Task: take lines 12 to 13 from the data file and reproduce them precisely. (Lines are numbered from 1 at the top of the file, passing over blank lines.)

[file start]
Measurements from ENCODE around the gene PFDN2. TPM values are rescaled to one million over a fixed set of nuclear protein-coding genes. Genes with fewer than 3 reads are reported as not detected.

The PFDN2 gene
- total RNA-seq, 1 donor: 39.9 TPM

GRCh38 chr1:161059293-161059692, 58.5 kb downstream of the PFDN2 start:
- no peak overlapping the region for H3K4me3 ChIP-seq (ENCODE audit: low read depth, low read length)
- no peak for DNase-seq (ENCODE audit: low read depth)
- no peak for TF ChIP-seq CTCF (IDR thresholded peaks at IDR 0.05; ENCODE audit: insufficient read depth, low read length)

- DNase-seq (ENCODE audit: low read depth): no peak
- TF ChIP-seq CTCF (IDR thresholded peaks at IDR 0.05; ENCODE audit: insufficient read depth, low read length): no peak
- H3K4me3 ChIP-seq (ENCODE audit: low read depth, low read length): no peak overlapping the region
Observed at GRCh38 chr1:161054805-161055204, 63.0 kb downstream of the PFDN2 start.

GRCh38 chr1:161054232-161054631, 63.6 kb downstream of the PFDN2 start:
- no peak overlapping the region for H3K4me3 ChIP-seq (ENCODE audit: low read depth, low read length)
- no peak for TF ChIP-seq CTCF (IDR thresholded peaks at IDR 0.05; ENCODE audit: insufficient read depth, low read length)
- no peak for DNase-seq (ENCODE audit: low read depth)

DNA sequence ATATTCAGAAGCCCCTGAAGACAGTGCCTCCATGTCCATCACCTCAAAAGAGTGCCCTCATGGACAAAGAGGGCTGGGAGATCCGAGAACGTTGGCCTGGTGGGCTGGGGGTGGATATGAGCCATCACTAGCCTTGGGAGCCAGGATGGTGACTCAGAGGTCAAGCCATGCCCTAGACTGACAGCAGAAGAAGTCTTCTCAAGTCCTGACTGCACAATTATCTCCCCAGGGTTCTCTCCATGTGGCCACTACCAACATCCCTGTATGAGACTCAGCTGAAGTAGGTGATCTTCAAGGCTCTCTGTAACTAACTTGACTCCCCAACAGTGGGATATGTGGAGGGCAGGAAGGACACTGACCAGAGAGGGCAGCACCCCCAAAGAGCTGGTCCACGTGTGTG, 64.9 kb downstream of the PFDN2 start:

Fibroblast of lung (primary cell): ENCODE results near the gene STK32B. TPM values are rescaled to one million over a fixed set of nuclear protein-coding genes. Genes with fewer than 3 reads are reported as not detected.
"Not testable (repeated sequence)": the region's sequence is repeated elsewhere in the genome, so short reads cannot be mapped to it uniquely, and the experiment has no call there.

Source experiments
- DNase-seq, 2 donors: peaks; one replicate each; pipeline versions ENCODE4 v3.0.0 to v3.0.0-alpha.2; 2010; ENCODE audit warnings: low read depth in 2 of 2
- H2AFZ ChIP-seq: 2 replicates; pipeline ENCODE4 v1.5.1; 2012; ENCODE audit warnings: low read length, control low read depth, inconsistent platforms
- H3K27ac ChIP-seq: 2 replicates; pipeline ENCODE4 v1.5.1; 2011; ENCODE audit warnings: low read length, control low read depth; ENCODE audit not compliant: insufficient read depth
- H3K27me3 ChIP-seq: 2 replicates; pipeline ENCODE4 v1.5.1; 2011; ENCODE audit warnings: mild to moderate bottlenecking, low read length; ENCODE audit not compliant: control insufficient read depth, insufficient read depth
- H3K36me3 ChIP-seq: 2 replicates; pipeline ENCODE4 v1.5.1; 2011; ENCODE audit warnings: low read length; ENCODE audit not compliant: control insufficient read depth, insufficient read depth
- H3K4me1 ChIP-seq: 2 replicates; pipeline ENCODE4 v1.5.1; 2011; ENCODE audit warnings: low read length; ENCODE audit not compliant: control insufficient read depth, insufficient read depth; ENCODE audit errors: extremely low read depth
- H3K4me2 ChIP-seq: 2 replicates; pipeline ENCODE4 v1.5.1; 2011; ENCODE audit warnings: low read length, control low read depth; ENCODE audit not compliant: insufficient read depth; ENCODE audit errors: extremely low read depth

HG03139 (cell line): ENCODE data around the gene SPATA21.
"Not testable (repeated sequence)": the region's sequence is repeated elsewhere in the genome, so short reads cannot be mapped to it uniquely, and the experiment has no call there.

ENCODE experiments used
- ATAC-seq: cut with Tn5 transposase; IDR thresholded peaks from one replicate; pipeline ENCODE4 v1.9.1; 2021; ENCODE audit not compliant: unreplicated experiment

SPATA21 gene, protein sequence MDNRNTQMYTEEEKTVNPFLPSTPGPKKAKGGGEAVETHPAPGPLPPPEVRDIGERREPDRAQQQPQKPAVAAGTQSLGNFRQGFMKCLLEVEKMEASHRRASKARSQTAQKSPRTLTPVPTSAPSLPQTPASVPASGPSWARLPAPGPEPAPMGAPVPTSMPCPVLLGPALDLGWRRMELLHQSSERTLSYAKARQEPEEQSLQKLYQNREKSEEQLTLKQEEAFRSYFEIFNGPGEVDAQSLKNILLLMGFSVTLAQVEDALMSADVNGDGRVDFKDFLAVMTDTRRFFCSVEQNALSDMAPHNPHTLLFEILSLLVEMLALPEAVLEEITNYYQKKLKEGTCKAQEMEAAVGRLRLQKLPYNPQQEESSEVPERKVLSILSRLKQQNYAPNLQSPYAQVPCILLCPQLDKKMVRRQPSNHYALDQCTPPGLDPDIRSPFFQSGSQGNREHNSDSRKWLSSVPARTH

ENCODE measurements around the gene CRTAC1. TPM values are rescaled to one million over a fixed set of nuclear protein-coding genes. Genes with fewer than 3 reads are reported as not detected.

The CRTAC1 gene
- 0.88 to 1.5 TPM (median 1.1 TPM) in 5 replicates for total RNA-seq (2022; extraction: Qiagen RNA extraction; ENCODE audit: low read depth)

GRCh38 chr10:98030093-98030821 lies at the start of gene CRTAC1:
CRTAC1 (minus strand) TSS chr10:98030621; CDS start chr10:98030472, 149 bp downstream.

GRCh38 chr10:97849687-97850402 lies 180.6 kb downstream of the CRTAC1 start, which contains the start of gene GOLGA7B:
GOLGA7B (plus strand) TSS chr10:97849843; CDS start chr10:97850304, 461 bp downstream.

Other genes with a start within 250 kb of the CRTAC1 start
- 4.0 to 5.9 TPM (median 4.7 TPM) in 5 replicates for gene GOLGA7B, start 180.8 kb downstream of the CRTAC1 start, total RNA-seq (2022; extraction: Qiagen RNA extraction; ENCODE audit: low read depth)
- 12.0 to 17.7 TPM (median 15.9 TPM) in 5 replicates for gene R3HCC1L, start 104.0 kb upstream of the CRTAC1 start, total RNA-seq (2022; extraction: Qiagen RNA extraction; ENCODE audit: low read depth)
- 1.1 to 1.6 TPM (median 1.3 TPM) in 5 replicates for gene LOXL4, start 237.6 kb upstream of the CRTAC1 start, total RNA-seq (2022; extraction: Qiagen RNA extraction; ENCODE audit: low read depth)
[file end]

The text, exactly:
GRCh38 chr1:161054232-161054631, 63.6 kb downstream of the PFDN2 start:
- no peak overlapping the region for H3K4me3 ChIP-seq (ENCODE audit: low read depth, low read length)